Episode 10 of Tom Rocks Maths on Oxide Radio sees the conclusion of the million-dollar Millennium Problem series with the Hodge Conjecture, a mischievously difficult number puzzle, and the answer to the question on everyone’s lips: how many people have died watching the video of Justin Bieber’s Despacito? Plus, the usual great music from the Prodigy, the Hives and Weezer.

The sixth Millennium Problem pretty much sums up why a lot of people don’t like maths. It is by far the hardest to explain in any terms, never mind simple ones, it is incredibly far out of reality and everyday experiences and mathematicians can’t agree on what the actual problem is – never mind how to go about trying to find a solution. I just want to emphasise this last point: depending on which mathematician you ask to define the problem; you will most likely get a different version of what it actually is. The official statement on the Clay Institute website sums it up perfectly: “The answer to this conjecture determines how much of the solution set of a system of algebraic equations can be defined in terms of further algebraic equations.” So if we have a solution to a set of equations, is that solution also the solution to another different set of equations. Solution, solution, solution.

Not to be deterred I will try my best to explain the Hodge conjecture to you – just maybe lower your expectations a little. Instead of that 150-year aged Scotch whiskey you’re used to, on this occasion you might have to settle for a blue WKD (Jamie Vardy would be pleased at least). Before we get to the problem let’s start with the man that proposed it: William Hodge. Hodge was born in Scotland in 1903, he studied at Edinburgh, then Cambridge where he was appointed to a chair position which he held until his death in 1970. He won some awards, including being knighted by the Queen in 1959, and his conjecture was announced in 1950. That’s pretty much it, the full life story. It would be fair to say that we know as much about the man as we do about his conjecture…

I’ve probably stalled long enough, now onto the conjecture itself. In as simple terms as possible, the Hodge conjecture asks whether complicated mathematical things can be built from simpler ones. Not so dissimilar to seeing an entire working city built from Lego and realising that it is in fact all just made from little simple square blocks. Hodge is basically asking whether maths is the same as Lego. The Lego Movie brought the toy back to life so maybe Hollywood should do a Maths Movie to bring the subject into the 21^{st} century. Mila Kunis and Brad Pitt in a race against time to work out the area of a circle before the world blows up… I’d watch it.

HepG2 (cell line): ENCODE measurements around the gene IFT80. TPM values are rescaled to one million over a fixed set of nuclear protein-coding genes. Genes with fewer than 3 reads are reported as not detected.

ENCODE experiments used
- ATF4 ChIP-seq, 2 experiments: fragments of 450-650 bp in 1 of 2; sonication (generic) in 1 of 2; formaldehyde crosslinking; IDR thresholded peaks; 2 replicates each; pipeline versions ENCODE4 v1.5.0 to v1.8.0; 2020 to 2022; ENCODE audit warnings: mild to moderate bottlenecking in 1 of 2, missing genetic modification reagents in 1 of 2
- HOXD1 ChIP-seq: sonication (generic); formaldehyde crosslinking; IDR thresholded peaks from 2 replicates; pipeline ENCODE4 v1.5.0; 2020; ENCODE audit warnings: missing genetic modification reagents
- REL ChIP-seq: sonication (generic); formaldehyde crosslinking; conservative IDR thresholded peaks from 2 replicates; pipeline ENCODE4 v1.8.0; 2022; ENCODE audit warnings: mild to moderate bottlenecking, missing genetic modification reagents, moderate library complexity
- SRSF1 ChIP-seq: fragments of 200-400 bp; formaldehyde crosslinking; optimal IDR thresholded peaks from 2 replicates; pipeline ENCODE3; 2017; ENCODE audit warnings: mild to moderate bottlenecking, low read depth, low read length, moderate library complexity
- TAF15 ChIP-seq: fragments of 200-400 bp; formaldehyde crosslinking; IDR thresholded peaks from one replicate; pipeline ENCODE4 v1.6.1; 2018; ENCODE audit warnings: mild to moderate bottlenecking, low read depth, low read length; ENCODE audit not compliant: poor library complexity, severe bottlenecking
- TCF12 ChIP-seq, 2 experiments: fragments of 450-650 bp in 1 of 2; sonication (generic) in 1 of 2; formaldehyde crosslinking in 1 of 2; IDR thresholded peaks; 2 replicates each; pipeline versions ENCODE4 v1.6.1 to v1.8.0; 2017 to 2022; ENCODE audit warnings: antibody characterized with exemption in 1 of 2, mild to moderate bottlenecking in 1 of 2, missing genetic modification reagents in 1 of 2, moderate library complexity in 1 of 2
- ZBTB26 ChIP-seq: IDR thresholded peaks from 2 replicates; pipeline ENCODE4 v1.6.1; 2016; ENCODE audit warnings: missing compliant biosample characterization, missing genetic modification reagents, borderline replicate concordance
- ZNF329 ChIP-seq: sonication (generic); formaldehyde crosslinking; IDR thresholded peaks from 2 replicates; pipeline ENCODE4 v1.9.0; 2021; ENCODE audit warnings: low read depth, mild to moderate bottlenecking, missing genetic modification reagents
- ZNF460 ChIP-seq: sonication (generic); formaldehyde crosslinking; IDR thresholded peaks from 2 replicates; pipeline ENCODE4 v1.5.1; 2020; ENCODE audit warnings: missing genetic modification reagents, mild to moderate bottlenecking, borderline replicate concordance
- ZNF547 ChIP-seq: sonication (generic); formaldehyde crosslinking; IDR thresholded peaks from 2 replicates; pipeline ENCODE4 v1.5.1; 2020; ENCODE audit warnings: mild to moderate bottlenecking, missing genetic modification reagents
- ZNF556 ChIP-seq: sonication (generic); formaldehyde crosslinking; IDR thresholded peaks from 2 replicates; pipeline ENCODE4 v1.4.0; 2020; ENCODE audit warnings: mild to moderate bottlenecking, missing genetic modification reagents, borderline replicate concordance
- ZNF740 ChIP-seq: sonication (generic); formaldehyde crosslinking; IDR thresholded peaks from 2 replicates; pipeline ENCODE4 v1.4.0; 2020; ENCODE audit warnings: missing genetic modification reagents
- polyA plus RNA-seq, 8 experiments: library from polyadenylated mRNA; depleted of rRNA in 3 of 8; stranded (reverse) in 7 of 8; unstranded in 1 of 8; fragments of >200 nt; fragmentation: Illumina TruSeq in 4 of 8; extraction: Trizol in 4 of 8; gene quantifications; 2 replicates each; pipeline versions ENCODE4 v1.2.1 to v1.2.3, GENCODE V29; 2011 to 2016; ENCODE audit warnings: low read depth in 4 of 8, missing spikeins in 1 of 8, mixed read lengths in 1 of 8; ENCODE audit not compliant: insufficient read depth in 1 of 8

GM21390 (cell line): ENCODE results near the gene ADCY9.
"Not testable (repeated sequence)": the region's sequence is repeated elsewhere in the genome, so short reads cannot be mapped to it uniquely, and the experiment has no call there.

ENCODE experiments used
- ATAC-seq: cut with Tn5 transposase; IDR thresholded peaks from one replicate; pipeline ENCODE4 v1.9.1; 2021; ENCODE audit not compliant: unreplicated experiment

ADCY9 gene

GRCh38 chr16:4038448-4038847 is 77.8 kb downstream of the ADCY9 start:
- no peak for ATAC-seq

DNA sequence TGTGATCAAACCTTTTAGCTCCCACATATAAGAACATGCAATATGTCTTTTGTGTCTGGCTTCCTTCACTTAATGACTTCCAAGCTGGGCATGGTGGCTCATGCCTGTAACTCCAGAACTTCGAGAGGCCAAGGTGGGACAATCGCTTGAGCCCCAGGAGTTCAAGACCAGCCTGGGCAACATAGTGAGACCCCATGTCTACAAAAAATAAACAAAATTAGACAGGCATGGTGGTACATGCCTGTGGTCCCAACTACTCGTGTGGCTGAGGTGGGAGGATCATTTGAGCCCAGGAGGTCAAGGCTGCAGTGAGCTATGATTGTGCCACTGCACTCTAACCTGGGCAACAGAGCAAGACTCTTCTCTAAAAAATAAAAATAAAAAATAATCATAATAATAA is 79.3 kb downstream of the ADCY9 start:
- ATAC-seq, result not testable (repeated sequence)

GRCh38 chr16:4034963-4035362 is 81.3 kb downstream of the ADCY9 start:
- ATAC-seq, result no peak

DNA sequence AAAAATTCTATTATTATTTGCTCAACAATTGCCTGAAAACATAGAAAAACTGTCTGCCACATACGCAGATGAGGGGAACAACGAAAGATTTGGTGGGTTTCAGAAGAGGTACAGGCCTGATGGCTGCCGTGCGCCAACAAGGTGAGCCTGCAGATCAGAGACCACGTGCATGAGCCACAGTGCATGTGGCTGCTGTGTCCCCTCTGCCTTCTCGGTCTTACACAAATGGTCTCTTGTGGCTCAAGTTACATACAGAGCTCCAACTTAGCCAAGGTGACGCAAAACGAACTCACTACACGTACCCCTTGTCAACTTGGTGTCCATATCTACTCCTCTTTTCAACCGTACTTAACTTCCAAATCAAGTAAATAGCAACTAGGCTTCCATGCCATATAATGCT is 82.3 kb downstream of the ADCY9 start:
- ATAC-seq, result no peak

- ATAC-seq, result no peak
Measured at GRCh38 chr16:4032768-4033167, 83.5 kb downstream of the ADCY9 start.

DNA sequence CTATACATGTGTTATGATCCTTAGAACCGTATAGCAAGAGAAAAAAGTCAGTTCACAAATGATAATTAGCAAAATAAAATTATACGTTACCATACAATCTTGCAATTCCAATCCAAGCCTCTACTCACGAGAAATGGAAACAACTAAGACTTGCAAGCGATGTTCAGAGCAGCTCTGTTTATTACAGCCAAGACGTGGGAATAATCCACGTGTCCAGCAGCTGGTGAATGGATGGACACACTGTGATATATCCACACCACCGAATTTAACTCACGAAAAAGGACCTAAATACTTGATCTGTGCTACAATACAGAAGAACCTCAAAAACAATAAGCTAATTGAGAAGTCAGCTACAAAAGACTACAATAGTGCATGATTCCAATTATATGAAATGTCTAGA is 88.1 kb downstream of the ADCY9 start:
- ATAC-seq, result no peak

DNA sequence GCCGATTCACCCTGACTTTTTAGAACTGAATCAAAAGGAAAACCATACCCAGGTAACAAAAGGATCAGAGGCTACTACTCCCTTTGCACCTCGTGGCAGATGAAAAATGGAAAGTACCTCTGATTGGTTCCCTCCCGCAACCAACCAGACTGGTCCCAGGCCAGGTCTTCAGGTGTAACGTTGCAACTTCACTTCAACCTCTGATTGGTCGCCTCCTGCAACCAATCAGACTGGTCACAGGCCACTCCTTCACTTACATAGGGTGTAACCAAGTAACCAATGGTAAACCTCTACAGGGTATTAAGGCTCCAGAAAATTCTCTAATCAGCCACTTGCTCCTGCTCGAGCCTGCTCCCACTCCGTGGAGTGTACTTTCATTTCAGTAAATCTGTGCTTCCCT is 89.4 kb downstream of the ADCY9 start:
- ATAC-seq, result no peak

To explain the Hodge conjecture in a little more detail I need to give you another quick history lesson. In the first half of the 1900’s mathematicians began to realise that highly complicated mathematical objects could be approximated very well by sticking together smaller and more simple building blocks. The idea being let’s take something we don’t understand and try and build it using something we do. You can imagine the following scenario: an archaeologist realises that his evolution tree is missing a dinosaur – there’s no way the T-rex evolved into a chicken, there must be something in-between. The archaeologist has no idea what this dinosaur looks like, but can start using the information he has about other dinosaurs, for example other fossils and skeletons that were from the same time period to build up a picture of what the missing dinosaur might have looked like…

An artist’s impression:

It’s only a guess and almost certainly isn’t Big Bird, but after more searching and digging for fossils they might find something pretty similar to that guess. This is what mathematicians do. We use what we know to get a better understanding of the things that we don’t know much about.

Now with this idea in mind, we can finally come back to the Hodge conjecture. It asks whether one important class of mathematical objects (called projective algebraic varieties if you must know), which are made up of pieces called Hodge cycles, are in fact themselves made up of smaller pieces called algebraic cycles. In the Lego scenario, the problem is asking whether the Lego blocks making up the city are in fact made up of even smaller and simpler pieces. I did warn you this one gets a little tricky but hopefully now that we’ve got to the end “everything is awesome!!!”

I’ve written a series of articles on each of the 7 Millennium Problems which can be found here.